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Homeless families evicted as landlords quit London emergency housing sector

Homeless families are being evicted from emergency accommodation to be replaced by private tenants as the number of landlords quitting the temporary housing sector in London more than doubled in eight months.

A survey by London Councils, the cross-party organisation representing the capital’s local authorities, found that between September 2022 and April 2023, 15 boroughs reported receiving a notice to quit, a legal document requesting the return of a property, from landlords for 3,531 properties in use as temporary accommodation.

This is a 120% increase on the 1,601 notices received over the same period in 2021-22 and is equivalent to a loss of 6% of London’s total temporary accommodation stock. All 32 London boroughs were asked to contribute to the voluntary survey but 17 did not respond to London Councils’ request to provide data for each month.

Temporary accommodation is used by local authorities to provide homeless families and individuals with a place to live short-term while a suitable permanent home is found locally.

Many of these properties are now either being sold or rented out on the more lucrative private market. Housing campaigners say landlords and letting agencies who lease temporary accommodation are trying to evict their tenants, sometimes in intimidating ways.

NY Today News spoke to the mother of a family living in temporary accommodation in north London. She said they were first served a notice to quit in person last July and soon received repeated letters and knocks at the door from their letting agent telling them to leave the property. She said the agency told her they wanted them evicted “because the landlord wanted more rent money”.

The letting agent also repeatedly called the house where the only person who could speak English was her 12-year-old daughter. Her mother said: “They would ask her to tell her parents that they need to leave the property right now. It was so aggressive.”

The family approached a local campaign group, Housing Action Southwark and Lambeth (HASL), which put them in contact with legal aid lawyers. After the letting agency was taken to court, eviction proceedings were halted and the harassment ended.

Elizabeth Wyatt, a member of HASL, said the group had “supported a number of members who have been given eviction notices from the private landlords of their temporary accommodation. It has been an extremely stressful experience for them.”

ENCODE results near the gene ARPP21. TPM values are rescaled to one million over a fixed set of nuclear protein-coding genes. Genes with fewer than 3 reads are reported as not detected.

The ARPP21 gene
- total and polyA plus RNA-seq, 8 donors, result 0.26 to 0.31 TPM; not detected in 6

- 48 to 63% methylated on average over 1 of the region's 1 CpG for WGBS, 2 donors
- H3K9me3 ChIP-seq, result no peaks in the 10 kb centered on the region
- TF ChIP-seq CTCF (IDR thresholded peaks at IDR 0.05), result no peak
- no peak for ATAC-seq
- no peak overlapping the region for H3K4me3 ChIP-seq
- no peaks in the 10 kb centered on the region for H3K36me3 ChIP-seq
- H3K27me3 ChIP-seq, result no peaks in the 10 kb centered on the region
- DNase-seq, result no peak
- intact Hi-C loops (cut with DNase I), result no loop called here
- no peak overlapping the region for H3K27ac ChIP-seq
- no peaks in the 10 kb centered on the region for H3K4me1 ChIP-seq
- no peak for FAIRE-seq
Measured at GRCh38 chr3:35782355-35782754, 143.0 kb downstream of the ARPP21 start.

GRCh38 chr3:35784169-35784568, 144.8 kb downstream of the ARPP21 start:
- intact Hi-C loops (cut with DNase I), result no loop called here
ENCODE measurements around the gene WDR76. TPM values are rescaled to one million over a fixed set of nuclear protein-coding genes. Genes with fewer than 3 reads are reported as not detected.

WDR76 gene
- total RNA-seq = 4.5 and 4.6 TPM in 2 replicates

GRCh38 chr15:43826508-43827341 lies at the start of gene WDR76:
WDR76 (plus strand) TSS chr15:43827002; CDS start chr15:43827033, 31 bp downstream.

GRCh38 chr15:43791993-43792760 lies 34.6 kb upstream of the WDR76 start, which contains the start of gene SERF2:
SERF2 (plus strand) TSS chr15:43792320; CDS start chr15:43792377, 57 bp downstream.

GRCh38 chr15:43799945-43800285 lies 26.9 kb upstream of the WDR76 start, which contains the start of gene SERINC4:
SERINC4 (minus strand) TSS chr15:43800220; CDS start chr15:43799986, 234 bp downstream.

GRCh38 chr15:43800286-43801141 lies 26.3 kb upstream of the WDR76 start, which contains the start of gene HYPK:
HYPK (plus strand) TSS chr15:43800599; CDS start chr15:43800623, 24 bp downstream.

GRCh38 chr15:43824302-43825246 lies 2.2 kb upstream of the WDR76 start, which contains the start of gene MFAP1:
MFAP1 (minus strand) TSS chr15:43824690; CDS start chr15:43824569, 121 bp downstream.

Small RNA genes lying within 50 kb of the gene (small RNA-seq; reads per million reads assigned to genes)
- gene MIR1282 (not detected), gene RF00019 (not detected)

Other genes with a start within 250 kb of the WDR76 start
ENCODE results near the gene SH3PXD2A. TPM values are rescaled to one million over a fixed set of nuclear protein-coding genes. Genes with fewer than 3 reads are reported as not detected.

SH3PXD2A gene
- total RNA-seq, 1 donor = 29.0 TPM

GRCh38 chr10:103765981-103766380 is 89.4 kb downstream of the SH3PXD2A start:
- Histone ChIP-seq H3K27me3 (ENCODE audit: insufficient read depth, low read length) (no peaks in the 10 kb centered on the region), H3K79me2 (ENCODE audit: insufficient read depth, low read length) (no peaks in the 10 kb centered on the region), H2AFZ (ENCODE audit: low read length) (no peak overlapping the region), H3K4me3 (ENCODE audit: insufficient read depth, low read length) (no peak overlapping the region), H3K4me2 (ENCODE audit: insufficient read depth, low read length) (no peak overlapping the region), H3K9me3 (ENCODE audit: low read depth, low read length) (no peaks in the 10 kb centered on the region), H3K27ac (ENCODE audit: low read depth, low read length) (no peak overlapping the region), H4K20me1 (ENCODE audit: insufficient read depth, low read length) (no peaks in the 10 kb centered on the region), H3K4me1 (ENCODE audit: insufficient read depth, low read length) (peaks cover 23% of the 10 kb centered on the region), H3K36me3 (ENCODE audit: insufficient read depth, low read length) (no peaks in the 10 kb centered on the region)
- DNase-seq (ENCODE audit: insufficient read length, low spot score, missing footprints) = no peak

The loss of temporary accommodation stock in London is worsening an already dire situation in the capital. Research commissioned by London Councils and carried out by the London School of Economics and Savills shows there has been a 41% reduction in the number of London properties available for private rent since 2020.

Their research also estimates that one in 50 Londoners are now homeless, including one in 23 children, and that councils in the capital are spending £60m a month on temporary accommodation.

This has been driven by a sharp increase in people declaring themselves homeless to local authorities, in large part due to a swift rise in no-fault eviction notices being issued, and a reliance on expensive hotels and B&Bs as the availability of other forms of temporary accommodation dries up. In the past year, there has been a 781% increase in families being housed in hotels and B&Bs in London beyond the six-week legal limit.

Sue Edmonds, the chief executive of Capital Letters, a not-for-profit company that works with councils and landlords to provide homeless families with permanent homes, said there were “a lot of drivers leading to what is happening”.

“Many landlords are themselves struggling with the cost of living crisis, especially with the mortgage interest rates going up. In some cases, the rental income they get from being a temporary accommodation provider is insufficient to cover their costs,” she said.

“We know that smaller buy-to-let landlords are tending to think about selling up. Some landlords, in fairness, can see that they can get more money on the private rental market. There’s a bidding war out there.”

Edmonds said most of these properties were probably being sold for home ownership or “disappear” in deals done privately, the outcome of which is hard to determine. “They’ve been taken out of the private rented sector which further reduces the number of properties available for people who need them.”

She added that frontline council staff were finding the situation difficult.

“It’s not just a financial cost, there’s an emotional cost as well to those made homeless and also the staff trying to sort it out when there is nowhere to put them.”

Darren Rodwell, London Councils’ executive member for regeneration, housing and planning, said: “Across London we see landlords withdrawing their properties from use as temporary accommodation, meaning that boroughs run out of alternatives and place families with children in unsuitable B&Bs. The homelessness situation in London is becoming unmanageable. We need the government to work with us in reversing the numbers relying on temporary accommodation.”

Polly Neate, the chief excutive of Shelter, said: “A cramped emergency hotel or grim B&B is no home. Councils cannot keep picking up the pieces of this national crisis. It’s now beyond urgent the government fixes this mess by immediately unfreezing housing benefit and investing in truly affordable, good quality social homes.”

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